The Vascular System's Vital Role in Skin Function

V is for Vascular
The skins vascular system is an integral network positioned within the dermis along with blood vessels and lymphatic structures.

The assessment of the skin entails several key factors serving as indicators to the functional physiology and health of the skin. Although a general inclination during the skin assessment is to focus on terms of targeting results for the treatment, there are several factors indicative for cautionary measures that should not be overlooked. The increase in inflammatory skin conditions, allergic reactions to medications, active topicals, and vascular-mediated skin diseases enhances the potential for a heightened skin sensitivity. Multiple clinical and subclinical indicators help us determine the pathway for treatment in addition to the selection of modalities, and products. Less prominent, yet important assessment considerations involve skin temperature, edema, erythema, lymphatics and capillary status. The extent of these presentations give insight into possible connections to vascular-mediated skin diseases such as vascular malformations, insufficiency and vascular tumors.

The Vascular System of the Skin

The skins vascular system is an integral network positioned within the dermis along with blood vessels and lymphatic structures that play a key role in skin function, including the steady supply of oxygenated blood and nutrients. The arterial network leading to the face originates from the carotid arteries of the neck with main contributing arteries to the face including the facial transverse facial and the infraorbital arteries connecting respectively. The blood supply originates from an extensive network of larger blood vessels and capillaries that extend from regional branches of the systemic circulation to local sites throughout subcutaneous tissue and the dermis. An extensive lymphatic framework runs alongside many of the skin’s blood vessels, particularly those attached to the venous end of the capillary networks. The arteries and lymphatic system are imperative to maintain tissue stasis and provide important support for healing and drainage.1,2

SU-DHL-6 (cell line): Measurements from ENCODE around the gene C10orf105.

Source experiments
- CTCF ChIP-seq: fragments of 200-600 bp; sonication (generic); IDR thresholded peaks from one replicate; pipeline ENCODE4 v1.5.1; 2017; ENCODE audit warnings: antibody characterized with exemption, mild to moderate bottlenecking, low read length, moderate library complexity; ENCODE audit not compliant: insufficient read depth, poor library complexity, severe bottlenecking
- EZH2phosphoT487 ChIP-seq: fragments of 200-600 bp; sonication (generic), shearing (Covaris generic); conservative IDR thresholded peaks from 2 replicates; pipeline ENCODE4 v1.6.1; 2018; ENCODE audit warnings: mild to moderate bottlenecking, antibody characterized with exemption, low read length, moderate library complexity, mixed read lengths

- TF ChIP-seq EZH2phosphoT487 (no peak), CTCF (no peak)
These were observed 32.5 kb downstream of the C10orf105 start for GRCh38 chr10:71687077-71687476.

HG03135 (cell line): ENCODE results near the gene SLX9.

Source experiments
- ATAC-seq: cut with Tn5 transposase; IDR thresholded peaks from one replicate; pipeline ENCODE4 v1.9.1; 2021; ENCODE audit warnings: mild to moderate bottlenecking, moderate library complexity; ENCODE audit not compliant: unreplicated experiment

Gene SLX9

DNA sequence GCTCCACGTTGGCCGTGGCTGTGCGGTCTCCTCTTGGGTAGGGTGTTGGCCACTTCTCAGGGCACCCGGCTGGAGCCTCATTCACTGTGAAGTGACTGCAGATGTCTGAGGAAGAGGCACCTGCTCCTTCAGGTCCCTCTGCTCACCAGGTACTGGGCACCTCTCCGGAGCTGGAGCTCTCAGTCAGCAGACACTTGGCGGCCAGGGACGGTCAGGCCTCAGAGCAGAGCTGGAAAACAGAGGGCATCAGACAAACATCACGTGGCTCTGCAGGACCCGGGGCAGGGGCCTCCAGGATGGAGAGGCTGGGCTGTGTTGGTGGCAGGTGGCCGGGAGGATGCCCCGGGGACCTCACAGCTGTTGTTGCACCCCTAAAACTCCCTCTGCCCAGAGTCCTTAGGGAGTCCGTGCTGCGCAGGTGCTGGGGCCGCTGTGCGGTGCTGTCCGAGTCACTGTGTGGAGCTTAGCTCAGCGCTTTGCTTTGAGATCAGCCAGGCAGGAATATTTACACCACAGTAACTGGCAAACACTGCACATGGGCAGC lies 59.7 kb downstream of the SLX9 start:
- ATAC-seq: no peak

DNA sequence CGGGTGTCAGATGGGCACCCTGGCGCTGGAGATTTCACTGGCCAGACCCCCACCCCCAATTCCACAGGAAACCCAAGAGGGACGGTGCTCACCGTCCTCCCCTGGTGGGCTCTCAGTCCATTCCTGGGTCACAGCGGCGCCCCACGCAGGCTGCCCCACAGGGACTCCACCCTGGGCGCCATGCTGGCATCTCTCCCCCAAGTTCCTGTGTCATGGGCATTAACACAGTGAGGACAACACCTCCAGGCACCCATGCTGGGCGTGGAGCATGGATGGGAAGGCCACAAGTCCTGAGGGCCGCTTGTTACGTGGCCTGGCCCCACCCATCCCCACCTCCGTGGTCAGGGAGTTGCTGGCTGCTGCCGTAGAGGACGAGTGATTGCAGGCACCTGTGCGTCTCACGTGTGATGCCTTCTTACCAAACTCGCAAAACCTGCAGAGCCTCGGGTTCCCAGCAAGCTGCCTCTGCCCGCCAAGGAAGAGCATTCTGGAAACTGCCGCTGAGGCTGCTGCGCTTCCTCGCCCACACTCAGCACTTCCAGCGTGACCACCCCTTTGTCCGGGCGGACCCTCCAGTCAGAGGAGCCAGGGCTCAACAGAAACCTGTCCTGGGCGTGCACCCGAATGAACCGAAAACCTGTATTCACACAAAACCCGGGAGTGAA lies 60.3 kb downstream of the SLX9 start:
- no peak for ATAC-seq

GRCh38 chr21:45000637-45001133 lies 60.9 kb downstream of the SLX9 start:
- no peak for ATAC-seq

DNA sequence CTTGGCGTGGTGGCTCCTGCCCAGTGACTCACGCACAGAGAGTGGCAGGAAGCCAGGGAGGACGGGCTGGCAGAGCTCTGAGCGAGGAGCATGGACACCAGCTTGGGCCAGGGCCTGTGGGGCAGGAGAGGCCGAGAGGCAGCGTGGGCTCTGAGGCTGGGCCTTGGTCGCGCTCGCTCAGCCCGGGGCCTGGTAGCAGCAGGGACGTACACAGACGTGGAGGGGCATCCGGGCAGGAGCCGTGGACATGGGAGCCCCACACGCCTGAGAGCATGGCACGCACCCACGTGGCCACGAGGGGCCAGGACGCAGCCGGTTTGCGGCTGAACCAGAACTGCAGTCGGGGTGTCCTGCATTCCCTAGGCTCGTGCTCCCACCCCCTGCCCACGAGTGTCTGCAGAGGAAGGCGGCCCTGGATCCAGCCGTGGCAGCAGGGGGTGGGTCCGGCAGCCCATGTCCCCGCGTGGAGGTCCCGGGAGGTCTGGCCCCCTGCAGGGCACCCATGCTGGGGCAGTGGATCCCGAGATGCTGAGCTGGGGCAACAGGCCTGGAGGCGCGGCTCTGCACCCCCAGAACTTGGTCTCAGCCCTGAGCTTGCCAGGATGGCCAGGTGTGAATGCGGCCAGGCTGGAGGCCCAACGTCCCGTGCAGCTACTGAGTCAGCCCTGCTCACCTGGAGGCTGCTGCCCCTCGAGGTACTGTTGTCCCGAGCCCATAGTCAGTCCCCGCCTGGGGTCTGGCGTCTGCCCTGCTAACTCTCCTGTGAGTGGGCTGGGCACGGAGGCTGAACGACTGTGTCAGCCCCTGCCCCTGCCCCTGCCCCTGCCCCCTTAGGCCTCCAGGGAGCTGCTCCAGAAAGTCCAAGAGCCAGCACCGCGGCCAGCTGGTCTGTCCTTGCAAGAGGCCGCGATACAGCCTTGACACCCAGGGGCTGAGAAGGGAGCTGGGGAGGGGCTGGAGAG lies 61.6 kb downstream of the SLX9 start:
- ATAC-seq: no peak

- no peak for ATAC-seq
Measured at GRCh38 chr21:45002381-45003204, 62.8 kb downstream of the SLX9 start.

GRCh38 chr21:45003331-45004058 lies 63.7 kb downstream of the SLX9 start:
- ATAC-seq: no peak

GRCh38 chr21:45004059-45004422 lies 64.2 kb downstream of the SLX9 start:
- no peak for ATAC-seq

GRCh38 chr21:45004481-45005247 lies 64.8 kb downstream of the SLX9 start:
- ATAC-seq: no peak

Vascular Patterns of Blood Flow

Most of the blood flow in the skin is directed towards the more metabolically active components of the epidermis, follicular structures, the hair and the nails. As the epidermis does not contain blood vessels, cells are nourished by diffusion from blood capillaries that are present in the papillary dermis. Diffusion provides nourishment and waste removal from the cells of the dermis, as well as the cells of the epidermis. The skin’s tissues and their vessels form flat layers of horizontal, interconnected vascular networks supplying the fascia, subcutaneous tissue and the skin.

Related: An Esthetician’s Guide to Vascular Lesions

Anatomical Positioning of Blood Flow

Fascial Plexus. The fascial plexus is the deepest section located at the lower muscle fascia and is fed by Musculo- and septocutaneous vessels.

Subcutaneous Plexus. The subcutaneous plexus lies in the SMAS (Superficial Musculoaponeurotic System). The subcutaneous vessels in this area exit at the superficial fascia and divide into the subcutaneous fat into both superficial and deep layers. It is formed by both the musculocutaneous and septocutaneous arteries.

Subdermal Plexus. The subdermal plexus is the main blood supply to the skin. It runs like a flat conveyer of interconnecting vessels in a plane at the junction of the reticular dermis and the subcutaneous fat. The subdermal vessels account for the dermal bleeding when skin is cut or injured.

Dermal Plexus. The dermal plexus provides thermoregulation. The intradermal plexus itself is not sufficient to provide to full support tissue viability. The subepidermal plexus capillary bed supplies nutrients to the skin and the subepidermal vessels are located at the papillary ridge.3

Continue reading about the vascular system in our November Digital Magazine...

Disclaimer:The information in this article is presented for educational information only and should not be construed as medical advice. For the diagnosis of any health concern please consult your physician.

Erin Madigan-Fleck, NMD, CDT, LMC, LEI, has more than 35 years of experience in the aesthetic and natural health industry. She is a naturopathic medical physician with a private practice, Naturophoria, in Atlanta. She is a member of the American Society for Nutrition and serves on the Education Commission for the International Association for Applied Corneotherapy. She the owner and founder of DermaEducationTV Post Graduate Esthetic Training and the Scientific Esthetics Symposium.

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